• 47.
    Ding, Zheli
    et al.
    Haikou Experimental Station, Chinese Academy of Tropical Agricultural Sciences (CATAS), Haikou, Hainan Province 571101, China.
    Kumar Awasthi, Sanjeev
    College of Natural Resources and Environment, Northwest A&F University, Yangling 712100, Shaanxi Province, China.
    Kumar, Manish
    CSIR-National Environmental Engineering Research Institute (CSIR-NEERI), Nehru Marg, Nagpur 440020, Maharashtra, India.
    Kumar, Vinay
    Department of Community Medicine, Saveetha Medical College, Saveetha Institute of Medical and Technical Sciences (SIMATS), Thandalam 602105, India.
    Mikhailovich Dregulo, Andrei
    Institute for Problems of Regional Economics RAS, 38 Serpukhovskaya str, 190013, Saint-Petersburg, Russia.
    Yadav, Vivek
    State Key Laboratory of Crop Stress Biology in Arid Areas, College of Horticulture, Northwest A & F University, Yangling 712100, China.
    Sindhu, Raveendran
    Department of Food Technology, T K M Institute of Technology, Kollam 691505, Kerala, India.
    Binod, Parameswaran
    Microbial Processes and Technology Division, CSIR-National Institute for Interdisciplinary Science and Technology (CSIR-NIIST), Thiruvananthapuram, Kerala 695019, India.
    Sarsaiya, Surendra
    Key Laboratory of Basic Pharmacology and Joint International Research Laboratory of Ethnomedicine of Ministry of Education, Zunyi Medical University, Zunyi, Guizhou, China.
    Pandey, Ashok
    Centre for Innovation and Translational Research, CSIR-Indian Institute of Toxicology Research, Lucknow 226 001, India; Sustainability Cluster, School of Engineering, University of Petroleum and Energy Studies, Dehradun 248 007, Uttarakhand, India; Centre for Energy and Environmental Sustainability, Lucknow 226 029, Uttar Pradesh, India.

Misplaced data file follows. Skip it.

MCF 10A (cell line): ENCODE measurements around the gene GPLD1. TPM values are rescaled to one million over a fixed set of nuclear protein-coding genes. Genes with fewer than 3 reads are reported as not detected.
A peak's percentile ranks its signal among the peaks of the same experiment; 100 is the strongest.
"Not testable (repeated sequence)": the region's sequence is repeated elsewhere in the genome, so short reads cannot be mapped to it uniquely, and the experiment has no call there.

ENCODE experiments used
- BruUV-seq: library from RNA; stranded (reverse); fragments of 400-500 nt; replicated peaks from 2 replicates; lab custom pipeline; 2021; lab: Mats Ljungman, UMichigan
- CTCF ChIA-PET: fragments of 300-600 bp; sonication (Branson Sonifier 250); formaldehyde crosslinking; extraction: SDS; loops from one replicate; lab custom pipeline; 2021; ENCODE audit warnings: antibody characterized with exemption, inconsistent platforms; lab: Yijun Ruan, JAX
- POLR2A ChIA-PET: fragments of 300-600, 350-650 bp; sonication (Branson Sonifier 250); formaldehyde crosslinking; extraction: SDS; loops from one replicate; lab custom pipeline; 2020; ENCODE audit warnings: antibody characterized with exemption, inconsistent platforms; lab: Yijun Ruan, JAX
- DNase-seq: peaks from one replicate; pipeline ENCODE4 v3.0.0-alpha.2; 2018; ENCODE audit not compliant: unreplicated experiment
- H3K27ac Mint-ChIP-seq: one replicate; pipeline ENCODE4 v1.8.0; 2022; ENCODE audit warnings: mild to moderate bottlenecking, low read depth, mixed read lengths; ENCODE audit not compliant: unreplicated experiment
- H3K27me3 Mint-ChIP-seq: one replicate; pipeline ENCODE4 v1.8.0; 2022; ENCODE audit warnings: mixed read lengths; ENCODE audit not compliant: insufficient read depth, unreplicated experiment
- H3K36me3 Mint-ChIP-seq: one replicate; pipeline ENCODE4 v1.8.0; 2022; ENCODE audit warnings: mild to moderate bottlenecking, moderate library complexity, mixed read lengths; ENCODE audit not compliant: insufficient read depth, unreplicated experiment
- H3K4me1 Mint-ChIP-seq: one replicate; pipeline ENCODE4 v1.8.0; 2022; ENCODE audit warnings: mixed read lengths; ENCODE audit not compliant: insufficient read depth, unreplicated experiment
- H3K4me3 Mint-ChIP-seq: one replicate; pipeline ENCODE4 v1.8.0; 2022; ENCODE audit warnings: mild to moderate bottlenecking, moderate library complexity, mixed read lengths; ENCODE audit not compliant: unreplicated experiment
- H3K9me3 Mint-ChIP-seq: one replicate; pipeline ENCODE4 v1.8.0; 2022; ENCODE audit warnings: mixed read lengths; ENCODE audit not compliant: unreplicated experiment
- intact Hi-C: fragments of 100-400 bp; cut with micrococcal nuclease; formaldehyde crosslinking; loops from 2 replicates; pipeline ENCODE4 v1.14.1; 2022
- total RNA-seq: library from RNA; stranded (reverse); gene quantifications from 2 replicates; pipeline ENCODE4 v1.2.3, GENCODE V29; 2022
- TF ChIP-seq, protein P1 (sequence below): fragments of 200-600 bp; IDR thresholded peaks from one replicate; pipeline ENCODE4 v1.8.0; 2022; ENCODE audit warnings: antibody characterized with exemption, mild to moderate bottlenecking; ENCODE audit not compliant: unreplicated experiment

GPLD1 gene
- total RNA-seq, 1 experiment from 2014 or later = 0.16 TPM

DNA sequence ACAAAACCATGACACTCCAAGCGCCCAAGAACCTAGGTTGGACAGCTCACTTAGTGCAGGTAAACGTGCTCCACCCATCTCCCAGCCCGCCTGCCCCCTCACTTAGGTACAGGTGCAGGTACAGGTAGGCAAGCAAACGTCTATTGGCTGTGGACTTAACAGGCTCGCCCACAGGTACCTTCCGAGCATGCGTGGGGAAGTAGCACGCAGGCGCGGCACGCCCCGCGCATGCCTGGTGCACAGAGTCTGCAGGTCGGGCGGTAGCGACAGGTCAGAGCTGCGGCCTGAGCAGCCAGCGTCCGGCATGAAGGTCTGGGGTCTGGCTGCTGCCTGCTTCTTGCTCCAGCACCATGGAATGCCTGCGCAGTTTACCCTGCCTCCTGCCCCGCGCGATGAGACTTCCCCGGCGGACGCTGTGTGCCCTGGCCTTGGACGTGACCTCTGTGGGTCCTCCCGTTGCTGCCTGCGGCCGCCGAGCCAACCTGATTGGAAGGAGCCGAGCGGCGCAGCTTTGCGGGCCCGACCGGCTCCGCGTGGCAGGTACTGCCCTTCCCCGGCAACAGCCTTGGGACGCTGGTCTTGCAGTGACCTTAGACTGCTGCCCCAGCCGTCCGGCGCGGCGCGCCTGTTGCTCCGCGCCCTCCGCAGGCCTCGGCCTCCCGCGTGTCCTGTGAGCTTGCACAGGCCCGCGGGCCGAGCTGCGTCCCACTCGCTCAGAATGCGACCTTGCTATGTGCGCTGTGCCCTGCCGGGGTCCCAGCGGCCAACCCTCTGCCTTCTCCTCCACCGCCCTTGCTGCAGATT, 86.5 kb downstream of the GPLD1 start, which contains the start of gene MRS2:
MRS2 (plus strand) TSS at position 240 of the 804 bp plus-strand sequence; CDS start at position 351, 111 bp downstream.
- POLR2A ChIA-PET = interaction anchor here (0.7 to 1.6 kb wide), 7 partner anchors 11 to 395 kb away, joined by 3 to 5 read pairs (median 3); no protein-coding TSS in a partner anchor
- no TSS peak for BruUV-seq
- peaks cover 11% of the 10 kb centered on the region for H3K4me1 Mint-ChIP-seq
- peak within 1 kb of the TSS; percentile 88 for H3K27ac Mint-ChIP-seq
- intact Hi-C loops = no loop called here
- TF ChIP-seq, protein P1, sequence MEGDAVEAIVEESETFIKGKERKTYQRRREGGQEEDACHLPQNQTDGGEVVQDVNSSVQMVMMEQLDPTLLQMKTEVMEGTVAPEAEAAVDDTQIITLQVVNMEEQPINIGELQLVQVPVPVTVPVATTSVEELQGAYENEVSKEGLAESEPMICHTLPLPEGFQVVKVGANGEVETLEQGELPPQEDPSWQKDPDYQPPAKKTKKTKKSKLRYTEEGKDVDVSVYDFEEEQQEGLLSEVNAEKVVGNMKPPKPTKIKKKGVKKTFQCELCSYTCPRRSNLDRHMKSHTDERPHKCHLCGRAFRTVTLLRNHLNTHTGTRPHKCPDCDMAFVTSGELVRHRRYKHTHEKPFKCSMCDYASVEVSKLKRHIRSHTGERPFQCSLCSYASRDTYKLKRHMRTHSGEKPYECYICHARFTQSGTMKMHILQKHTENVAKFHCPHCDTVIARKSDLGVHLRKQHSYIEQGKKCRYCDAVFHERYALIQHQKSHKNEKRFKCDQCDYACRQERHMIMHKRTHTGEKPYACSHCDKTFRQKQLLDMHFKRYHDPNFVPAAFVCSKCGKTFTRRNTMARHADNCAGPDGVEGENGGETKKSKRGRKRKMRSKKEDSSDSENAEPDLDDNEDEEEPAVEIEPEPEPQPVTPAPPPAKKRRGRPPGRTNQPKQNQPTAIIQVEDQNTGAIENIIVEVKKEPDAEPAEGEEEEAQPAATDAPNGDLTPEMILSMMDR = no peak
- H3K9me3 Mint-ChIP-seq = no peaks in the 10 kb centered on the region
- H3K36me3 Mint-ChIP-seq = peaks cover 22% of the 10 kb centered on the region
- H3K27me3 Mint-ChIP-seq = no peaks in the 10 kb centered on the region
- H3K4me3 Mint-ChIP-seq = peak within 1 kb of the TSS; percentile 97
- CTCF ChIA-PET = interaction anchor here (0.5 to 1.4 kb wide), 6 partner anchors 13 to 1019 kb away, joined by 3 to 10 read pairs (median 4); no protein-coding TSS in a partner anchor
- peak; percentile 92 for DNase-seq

Taherzadeh, Mohammad J
    University of Borås, Faculty of Textiles, Engineering and Business.
    Rathour, Rashmi
    CSIR-National Environmental Engineering Research Institute (CSIR-NEERI), Nehru Marg, Nagpur 440020, Maharashtra, India.
    Singh, Lal
    CSIR-National Environmental Engineering Research Institute (CSIR-NEERI), Nehru Marg, Nagpur 440020, Maharashtra, India.
    Zhang, Zengqiang
    College of Natural Resources and Environment, Northwest A&F University, Yangling 712100, Shaanxi Province, China.
    Lian, Zihao
    Haikou Experimental Station, Chinese Academy of Tropical Agricultural Sciences (CATAS), Haikou, Hainan Province 571101, China.
    Kumar Awasthi, Mukesh
    College of Natural Resources and Environment, Northwest A&F University, Yangling 712100, Shaanxi Province, China.
    A thermo-chemical and biotechnological approaches for bamboo waste recycling and conversion to value added product: Towards a zero-waste biorefinery and circular bioeconomy2023In: Fuel, ISSN 0016-2361, E-ISSN 1873-7153, Vol. 333, article id 126469Article in journal (Refereed)
    Abstract [en]

    Fast growth of bamboo species make them a suitable candidate for eco-restoration, while its lignocellulosic substrate could be used for production of high-value green products such as biofuels, chemicals, and biomaterials. Within these frameworks, this review comprehensively explored the thermochemical and biological conversion of bamboo biomass to value-added fuels and chemicals. Additionally, this review stretches an in-depth understanding of bamboo biomass lignin extraction technologies and bioengineered methodologies, as well as their biorefinery conversion strategies. Additionally, bamboo biomass often utilized in biorefineries are mostly constituted of cellulose, hemicellulose, and lignin, along with proteins, lipids, and a few micronutrients which are not utilized efficientely by current bioengineered techniques. The results indicates that the potential for producing high-value products from bamboo biomass has not been adequately explored. However, enormous potential is still available to make bamboo biorefinery technologies cost-effective, and environmentally sustainable, which are discussed in the current review comprehensively. Furthermore, processes such as pretreatment, enzymatic hydrolysis, and fermentation are essential to obtain final high-value bio-based products from bamboo biomass, therefore, this review critically designed to explore the current state of the art of these technologies. Overall, the current review establishes a zero-waste suastainable approachs for the reformation of bamboo biomass into chemicals, biofuels, and value-added products.